React Tutorial 1.5: Utilizing Webpack and Babel to build a React.js App

12 min read.

Let me preface this section by saying that Webpack is hard. Partially because it’s an extremely powerful tool and partially because the documentation is terrible. If you have experience with other tools like Gulp or Grunt it’s a bit easier, but if you don’t, just hold on and it will get easier. We’re going to hyperfocus on the real meat of Webpack for this course and jump into more advanced features in other courses.

The first questions you should ask yourself whenever you’re using a new tool are “Why does this thing exist?” and “What problem is this thing solving?”. If you can’t eventually answer those two questions, you probably don’t need it. So let’s answer those questions in terms of Webpack.

Why does webpack exist? Webpack, at its core, is a code bundler. It takes your code, transforms and bundles it, then return a brand new version of your code.

What problem is this thing solving? Think about how many times we have to take our code and change it so it’s compliant with what the browser is used to (vanilla HTML, CSS, and JavaScript). If you’ve ever used a CSS Preprocessor like SASS or LESS you know you need to transform your SASS/LESS code into normal CSS. If you’ve ever used CoffeeScript or any compile to JavaScript language you know there’s also a conversion step there. So where Webpack really shines is you’re able to tell it every transformation your code needs to make, and it will do them and output a bundle file for you full of those changes (and some other helpful things as well like minification if you desire).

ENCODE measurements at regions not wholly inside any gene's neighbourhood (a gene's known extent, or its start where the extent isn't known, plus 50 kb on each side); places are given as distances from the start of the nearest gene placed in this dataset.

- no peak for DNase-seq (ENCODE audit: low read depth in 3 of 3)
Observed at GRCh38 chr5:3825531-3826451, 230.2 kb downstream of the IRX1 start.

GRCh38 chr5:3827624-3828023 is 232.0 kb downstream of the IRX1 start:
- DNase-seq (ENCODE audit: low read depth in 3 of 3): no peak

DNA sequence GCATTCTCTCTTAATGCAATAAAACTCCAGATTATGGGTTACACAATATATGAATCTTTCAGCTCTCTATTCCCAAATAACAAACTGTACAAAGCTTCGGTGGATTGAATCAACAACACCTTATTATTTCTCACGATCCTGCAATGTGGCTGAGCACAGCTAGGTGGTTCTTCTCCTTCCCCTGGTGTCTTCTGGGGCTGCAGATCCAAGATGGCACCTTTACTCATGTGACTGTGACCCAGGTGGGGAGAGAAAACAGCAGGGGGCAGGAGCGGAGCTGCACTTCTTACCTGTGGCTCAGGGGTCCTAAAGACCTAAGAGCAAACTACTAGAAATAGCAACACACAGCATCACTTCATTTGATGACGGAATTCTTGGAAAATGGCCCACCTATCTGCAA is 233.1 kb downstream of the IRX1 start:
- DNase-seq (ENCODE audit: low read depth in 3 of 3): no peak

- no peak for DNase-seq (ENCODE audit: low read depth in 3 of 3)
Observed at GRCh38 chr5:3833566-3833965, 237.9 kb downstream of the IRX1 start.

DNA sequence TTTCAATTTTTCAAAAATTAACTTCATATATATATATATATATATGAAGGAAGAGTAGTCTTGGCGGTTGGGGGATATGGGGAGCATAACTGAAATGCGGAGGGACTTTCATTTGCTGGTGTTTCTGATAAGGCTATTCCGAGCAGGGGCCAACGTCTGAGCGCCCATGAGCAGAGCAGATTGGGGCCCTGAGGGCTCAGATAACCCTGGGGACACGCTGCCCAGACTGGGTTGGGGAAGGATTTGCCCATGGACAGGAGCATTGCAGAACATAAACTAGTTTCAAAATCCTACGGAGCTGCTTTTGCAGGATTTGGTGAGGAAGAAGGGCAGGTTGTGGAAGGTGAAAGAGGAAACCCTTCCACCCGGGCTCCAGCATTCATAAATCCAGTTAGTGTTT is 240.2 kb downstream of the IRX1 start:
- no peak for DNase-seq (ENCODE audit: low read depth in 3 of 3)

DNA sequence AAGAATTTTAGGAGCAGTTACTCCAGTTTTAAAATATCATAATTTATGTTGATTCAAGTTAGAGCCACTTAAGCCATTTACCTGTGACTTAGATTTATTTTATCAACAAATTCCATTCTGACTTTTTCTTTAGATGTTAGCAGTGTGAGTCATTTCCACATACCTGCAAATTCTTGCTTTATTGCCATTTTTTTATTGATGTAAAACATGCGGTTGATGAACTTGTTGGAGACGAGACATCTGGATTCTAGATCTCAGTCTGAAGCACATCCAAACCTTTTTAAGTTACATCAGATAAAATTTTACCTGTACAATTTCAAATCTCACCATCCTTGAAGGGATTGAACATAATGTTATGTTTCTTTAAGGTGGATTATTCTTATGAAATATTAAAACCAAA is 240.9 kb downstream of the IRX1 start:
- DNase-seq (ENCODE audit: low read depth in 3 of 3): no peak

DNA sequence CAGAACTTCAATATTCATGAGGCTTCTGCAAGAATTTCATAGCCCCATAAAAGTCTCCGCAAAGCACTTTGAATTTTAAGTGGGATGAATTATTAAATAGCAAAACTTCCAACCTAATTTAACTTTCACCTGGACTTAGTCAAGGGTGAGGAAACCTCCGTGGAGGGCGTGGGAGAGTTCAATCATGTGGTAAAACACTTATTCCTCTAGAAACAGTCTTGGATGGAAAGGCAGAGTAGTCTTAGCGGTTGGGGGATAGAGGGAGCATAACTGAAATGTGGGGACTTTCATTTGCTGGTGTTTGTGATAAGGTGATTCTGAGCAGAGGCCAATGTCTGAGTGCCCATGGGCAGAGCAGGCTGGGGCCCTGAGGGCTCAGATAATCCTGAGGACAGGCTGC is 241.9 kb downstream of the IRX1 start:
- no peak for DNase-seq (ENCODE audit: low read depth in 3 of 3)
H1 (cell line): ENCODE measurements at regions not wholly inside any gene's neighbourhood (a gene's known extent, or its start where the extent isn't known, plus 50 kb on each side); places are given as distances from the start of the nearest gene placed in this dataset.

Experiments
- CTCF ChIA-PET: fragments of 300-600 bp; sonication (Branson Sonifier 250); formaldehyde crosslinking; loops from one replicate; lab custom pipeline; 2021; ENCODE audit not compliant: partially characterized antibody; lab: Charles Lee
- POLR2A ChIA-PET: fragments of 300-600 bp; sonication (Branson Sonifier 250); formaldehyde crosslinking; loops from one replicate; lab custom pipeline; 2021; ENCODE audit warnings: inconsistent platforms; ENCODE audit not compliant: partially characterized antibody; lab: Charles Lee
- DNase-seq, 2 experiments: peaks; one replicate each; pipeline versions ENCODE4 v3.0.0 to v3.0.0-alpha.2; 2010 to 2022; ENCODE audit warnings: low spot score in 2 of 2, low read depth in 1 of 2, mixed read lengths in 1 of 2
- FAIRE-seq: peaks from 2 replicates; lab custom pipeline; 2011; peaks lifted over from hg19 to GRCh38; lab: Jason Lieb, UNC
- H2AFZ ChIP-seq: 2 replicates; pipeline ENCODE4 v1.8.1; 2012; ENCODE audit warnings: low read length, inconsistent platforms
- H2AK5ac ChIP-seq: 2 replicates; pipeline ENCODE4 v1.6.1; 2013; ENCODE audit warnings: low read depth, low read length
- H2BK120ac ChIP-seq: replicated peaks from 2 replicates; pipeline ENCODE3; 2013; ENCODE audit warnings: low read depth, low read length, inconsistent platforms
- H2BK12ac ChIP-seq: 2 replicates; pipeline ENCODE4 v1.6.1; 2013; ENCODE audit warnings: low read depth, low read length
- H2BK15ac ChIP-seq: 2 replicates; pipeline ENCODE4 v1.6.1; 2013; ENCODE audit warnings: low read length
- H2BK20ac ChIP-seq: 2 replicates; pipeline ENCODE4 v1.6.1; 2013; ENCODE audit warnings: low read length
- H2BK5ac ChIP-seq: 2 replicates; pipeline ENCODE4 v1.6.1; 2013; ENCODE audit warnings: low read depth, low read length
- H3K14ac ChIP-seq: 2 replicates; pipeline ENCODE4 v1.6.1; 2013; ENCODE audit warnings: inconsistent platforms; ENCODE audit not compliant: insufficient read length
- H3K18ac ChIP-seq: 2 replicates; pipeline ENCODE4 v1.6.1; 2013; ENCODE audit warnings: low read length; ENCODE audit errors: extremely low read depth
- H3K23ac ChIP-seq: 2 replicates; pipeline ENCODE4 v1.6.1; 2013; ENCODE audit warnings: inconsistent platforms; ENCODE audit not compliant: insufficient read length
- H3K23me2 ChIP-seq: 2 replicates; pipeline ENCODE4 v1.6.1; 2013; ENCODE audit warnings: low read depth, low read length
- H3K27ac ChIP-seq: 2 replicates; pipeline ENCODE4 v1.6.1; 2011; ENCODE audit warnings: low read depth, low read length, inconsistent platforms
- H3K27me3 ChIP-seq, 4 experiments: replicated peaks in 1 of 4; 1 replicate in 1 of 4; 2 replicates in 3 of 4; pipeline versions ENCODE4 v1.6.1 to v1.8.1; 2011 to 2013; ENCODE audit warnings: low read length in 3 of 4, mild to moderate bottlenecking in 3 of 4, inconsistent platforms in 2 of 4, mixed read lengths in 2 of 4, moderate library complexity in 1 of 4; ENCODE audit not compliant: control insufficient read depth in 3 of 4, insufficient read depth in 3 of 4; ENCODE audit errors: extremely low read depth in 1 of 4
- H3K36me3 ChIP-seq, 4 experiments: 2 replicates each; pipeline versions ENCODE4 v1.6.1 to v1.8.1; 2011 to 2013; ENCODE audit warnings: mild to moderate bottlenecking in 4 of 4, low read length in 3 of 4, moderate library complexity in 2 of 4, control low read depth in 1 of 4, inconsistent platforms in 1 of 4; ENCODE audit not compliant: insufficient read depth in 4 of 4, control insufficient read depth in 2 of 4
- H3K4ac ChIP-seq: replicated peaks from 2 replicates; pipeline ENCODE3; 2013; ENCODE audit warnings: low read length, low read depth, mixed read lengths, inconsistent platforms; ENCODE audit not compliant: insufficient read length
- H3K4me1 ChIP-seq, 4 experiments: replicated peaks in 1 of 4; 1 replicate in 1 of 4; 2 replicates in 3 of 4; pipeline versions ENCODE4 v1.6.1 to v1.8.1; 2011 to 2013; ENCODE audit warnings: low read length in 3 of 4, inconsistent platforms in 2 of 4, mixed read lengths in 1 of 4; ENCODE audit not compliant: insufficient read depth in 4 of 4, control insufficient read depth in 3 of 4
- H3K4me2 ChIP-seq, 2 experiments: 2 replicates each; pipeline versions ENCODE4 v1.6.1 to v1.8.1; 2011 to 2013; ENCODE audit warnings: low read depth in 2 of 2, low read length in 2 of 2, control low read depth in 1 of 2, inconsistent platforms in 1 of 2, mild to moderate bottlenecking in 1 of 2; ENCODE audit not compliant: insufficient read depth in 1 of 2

In this specific course we’re going to keep our Webpack configurations pretty light, but in future courses we’ll jump into some more advanced topics.